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Repeated sampling reveals differential variability in measures of species richness and community composition in planktonic protists

Authors

  • John R. Dolan,

    Corresponding author
    1. Microbial Ecology and Biogeochemistry, Laboratoire d’Océanographie de Villefranche-sur-Mer, Université Paris 6 CNRS UMR 7093, Observatoire Océanologique de Villefranche-sur-Mer, Station Zoologique, B.P. 28,F- 06230 Villefranche-sur-Mer, France
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  • Thorsten Stoeck

    1. University of Kaiserslautern, Ecology Department, Faculty of Biology, Erwin-Schrödinger Str. 14, D-67663 Kaiserslautern, Germany
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E-mail dolan@obs-vlfr.fr; Tel. (+33) 4 93 76 38 22; Fax (+33) 4 93 76 38 34.

Summary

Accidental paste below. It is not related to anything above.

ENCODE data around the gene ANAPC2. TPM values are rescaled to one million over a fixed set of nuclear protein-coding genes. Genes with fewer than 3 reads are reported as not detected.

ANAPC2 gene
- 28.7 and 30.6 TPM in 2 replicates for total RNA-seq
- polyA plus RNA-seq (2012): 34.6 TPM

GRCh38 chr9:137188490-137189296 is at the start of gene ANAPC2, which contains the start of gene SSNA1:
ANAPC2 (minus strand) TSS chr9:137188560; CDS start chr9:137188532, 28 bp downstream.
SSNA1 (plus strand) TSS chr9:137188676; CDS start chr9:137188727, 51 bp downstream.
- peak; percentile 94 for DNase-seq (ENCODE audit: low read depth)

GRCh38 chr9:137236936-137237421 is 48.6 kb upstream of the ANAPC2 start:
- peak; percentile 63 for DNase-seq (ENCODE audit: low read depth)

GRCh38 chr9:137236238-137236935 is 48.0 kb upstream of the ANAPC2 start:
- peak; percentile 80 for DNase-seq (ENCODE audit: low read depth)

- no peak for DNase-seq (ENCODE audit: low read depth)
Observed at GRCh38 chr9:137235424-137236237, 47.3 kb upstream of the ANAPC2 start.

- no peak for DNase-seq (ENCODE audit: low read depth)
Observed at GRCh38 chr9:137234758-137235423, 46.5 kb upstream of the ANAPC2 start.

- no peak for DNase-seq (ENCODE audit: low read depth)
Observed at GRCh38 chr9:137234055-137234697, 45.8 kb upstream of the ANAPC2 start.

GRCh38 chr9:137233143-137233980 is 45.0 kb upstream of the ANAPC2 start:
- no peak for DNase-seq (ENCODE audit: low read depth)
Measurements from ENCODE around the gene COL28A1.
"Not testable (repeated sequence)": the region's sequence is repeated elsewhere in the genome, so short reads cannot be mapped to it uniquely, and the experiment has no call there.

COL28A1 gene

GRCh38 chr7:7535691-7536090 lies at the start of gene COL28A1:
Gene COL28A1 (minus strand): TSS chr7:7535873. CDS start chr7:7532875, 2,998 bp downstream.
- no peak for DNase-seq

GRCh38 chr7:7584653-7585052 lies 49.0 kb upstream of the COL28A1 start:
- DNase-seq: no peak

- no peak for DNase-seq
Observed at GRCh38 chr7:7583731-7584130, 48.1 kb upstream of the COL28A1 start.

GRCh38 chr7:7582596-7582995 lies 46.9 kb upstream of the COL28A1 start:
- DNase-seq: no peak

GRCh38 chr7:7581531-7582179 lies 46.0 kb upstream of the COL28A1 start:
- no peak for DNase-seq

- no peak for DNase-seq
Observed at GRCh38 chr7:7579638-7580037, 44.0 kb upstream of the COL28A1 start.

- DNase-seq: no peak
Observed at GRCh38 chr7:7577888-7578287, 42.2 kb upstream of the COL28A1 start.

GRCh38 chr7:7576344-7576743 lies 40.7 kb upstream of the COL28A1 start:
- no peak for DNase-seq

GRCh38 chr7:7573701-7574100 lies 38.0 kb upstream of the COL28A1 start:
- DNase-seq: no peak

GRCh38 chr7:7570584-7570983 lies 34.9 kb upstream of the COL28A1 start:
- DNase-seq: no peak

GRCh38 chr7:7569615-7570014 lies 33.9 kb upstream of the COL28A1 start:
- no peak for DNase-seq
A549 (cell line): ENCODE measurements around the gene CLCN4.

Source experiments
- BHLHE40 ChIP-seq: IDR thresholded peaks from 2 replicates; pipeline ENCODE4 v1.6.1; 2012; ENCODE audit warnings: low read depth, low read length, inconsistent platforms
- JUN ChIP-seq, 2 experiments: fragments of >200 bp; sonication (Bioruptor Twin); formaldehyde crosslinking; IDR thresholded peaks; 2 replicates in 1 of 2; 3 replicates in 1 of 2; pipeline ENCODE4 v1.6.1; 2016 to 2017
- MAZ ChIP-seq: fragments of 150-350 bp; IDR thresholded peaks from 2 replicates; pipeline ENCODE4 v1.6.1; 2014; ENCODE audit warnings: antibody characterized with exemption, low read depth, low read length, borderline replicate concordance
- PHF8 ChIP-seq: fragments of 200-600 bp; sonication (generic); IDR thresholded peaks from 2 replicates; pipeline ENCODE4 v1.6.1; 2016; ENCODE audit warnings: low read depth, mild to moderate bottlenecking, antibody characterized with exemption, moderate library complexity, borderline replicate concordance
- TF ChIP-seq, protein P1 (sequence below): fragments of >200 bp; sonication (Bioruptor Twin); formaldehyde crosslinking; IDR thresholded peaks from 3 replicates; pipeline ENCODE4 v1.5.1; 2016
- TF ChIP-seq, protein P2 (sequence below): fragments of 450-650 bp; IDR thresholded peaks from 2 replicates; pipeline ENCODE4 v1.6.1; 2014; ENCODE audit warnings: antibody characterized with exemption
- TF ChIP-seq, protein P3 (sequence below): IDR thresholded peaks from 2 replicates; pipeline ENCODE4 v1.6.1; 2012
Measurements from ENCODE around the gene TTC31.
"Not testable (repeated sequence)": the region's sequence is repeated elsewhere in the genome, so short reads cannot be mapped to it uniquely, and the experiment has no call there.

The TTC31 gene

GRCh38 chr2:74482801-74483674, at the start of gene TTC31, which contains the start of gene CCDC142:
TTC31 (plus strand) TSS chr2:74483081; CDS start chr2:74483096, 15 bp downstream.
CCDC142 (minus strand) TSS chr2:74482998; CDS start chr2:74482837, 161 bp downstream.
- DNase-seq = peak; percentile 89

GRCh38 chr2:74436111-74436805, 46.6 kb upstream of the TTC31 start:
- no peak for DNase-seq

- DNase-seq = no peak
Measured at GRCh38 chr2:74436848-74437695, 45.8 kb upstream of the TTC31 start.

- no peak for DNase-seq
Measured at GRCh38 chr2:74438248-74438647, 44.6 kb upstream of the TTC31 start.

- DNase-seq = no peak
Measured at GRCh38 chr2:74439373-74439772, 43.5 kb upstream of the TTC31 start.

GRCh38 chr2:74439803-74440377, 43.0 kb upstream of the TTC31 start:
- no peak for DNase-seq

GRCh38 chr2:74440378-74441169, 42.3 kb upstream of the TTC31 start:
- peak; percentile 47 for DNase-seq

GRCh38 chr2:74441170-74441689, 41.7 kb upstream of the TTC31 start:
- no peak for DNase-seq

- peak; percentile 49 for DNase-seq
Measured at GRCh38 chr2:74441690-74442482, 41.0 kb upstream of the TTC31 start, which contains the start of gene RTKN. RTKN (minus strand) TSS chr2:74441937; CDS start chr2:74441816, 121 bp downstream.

Diversity metrics and descriptors of protistan community structure were calculated from 12 samples of 10 l each collected from the Bay of Villefranche in the NW Mediterranean Sea. Variability of the sampling was on scales of minutes and meters. The individual samples were compared with each other and compared with a pooled data set from the total volume of 120 l, considered as the ‘true’ community. We focused on a single group of planktonic protists, tintinnids, a coherent functional and phylogenetic group in which morpho-species identifications by light microscopy are unambiguous. Tintinnid abundance in the samples ranged from 217 to 321 cells of 16–21 species with the number of rare species in a sample (< 1% of abundance) positively related to species richness of the sample. Rarefaction estimates of total species richness in the 12 samples ranged from 21 ± 3.5 to 37 ± 3.6 compared with the 34 species of the pooled data set. The measures of similarity reflected the differences between samples in both the numbers and identities of the least abundant or rare species. The species abundance distribution using pooled data was best fit by a log-series or geometric distribution; eight species accounted for about 90% of total cells and most species, the remaining 22 out of 34, were ‘rare’ (concentration < 1% of total cells). Among the samples, 5 were best fit by a geometric model, 1 by a log-series distribution, 2 by a log-normal or log-series model, and 4 could not be clearly assigned a particular distribution. Our results suggest that single sample estimates of species richness are relatively robust compared with measures of taxonomic similarity and species abundance distribution. When measuring differences among populations sample variability should be considered.

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